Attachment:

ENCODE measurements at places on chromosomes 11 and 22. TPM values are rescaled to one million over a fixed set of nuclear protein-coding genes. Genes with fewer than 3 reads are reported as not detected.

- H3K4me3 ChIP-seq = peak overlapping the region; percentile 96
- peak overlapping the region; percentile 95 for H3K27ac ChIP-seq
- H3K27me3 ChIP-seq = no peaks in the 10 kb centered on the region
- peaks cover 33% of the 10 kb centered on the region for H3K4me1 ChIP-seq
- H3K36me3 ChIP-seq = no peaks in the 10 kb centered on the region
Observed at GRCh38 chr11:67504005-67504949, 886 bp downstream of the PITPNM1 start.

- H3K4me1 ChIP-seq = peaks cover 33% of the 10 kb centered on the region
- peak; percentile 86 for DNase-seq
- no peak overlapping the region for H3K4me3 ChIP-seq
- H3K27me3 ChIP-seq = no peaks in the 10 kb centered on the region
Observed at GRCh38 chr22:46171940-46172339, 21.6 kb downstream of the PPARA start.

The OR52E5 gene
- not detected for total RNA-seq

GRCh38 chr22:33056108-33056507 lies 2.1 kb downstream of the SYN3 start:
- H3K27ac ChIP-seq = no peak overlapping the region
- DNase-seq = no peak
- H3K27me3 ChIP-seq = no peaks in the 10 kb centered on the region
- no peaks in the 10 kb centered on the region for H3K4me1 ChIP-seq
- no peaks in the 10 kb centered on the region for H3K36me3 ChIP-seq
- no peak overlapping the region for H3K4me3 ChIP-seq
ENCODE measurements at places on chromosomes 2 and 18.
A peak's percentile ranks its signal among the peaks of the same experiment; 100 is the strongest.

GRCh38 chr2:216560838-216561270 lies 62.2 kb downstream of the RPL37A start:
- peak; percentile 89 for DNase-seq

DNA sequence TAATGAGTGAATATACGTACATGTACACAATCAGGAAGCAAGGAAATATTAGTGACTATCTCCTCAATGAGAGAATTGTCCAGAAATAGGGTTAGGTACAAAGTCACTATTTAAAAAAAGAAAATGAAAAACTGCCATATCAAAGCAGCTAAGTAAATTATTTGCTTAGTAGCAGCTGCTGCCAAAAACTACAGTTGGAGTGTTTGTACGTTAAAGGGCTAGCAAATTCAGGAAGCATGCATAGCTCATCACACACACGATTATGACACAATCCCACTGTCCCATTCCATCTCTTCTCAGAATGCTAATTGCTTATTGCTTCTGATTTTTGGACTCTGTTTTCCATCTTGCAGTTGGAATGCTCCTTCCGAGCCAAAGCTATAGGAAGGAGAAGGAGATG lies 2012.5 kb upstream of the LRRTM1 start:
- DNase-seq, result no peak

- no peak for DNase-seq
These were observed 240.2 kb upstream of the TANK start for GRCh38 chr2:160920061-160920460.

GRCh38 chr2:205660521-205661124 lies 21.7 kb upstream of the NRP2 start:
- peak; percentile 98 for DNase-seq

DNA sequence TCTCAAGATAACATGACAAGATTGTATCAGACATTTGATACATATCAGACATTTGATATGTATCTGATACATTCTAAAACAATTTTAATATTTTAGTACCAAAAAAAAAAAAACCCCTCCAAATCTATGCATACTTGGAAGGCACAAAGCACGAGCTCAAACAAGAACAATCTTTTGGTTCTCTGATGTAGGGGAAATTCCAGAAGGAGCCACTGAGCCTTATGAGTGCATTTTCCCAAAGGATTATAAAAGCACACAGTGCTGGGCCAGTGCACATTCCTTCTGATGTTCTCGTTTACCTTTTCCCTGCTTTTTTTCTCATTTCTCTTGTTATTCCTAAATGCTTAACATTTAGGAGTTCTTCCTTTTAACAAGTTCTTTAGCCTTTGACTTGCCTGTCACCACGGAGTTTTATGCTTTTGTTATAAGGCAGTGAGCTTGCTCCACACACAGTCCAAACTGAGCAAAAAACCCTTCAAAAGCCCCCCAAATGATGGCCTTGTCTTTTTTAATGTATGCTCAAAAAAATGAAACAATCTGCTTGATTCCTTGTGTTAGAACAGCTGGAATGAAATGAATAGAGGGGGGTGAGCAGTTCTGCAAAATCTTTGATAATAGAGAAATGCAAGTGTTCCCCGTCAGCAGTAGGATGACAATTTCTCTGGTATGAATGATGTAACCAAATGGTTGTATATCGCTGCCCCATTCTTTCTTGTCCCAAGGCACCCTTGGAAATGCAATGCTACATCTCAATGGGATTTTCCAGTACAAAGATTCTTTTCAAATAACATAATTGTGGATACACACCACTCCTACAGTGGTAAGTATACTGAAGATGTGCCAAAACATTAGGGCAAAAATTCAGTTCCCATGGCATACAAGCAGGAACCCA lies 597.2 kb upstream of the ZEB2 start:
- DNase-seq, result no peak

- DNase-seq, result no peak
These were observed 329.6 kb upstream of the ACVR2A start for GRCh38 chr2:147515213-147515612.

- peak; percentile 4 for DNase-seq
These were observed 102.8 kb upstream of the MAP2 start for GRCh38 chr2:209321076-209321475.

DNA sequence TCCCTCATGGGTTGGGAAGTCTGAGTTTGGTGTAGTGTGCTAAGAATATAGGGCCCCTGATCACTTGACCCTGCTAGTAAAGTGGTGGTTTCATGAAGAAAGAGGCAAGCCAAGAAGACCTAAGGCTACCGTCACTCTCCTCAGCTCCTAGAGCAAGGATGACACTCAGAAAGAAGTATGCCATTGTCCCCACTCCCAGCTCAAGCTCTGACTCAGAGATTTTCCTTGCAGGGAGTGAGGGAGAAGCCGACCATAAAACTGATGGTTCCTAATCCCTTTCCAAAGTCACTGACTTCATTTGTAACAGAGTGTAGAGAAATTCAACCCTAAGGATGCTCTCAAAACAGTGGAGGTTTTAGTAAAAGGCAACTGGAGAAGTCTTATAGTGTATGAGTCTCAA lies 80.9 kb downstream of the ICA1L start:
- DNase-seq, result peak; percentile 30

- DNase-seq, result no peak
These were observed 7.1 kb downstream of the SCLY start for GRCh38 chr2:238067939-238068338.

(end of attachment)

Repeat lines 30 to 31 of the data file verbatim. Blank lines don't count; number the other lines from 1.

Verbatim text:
GRCh38 chr2:205660521-205661124 lies 21.7 kb upstream of the NRP2 start:
- peak; percentile 98 for DNase-seq